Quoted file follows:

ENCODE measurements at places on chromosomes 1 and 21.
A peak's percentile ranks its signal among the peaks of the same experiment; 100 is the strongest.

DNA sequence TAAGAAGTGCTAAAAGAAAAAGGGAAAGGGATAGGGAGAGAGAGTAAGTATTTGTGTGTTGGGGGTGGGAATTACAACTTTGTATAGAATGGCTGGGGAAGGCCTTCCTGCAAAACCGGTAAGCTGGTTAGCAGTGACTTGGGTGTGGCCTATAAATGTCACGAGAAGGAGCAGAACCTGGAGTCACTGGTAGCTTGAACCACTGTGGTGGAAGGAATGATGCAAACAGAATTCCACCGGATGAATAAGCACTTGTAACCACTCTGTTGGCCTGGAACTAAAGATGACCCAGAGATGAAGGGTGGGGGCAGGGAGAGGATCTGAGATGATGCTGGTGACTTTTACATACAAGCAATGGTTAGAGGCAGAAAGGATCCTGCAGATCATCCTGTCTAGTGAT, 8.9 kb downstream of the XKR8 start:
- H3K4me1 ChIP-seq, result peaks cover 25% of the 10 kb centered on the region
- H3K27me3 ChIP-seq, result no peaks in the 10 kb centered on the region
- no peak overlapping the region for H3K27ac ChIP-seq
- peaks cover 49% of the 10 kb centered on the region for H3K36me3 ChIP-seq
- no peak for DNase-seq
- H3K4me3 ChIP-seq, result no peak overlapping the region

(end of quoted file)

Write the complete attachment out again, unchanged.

ENCODE measurements at places on chromosomes 1 and 21.
A peak's percentile ranks its signal among the peaks of the same experiment; 100 is the strongest.

DNA sequence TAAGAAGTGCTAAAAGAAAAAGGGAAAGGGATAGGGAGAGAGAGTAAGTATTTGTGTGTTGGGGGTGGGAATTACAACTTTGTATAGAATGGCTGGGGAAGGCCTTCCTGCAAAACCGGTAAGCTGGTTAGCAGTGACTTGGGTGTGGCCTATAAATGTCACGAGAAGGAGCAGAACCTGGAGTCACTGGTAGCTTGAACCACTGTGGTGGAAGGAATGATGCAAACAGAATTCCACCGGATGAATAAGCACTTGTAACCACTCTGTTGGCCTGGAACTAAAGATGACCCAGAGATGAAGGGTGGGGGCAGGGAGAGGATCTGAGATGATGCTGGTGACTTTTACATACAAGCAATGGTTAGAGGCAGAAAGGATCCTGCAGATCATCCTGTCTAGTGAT, 8.9 kb downstream of the XKR8 start:
- H3K4me1 ChIP-seq, result peaks cover 25% of the 10 kb centered on the region
- H3K27me3 ChIP-seq, result no peaks in the 10 kb centered on the region
- no peak overlapping the region for H3K27ac ChIP-seq
- peaks cover 49% of the 10 kb centered on the region for H3K36me3 ChIP-seq
- no peak for DNase-seq
- H3K4me3 ChIP-seq, result no peak overlapping the region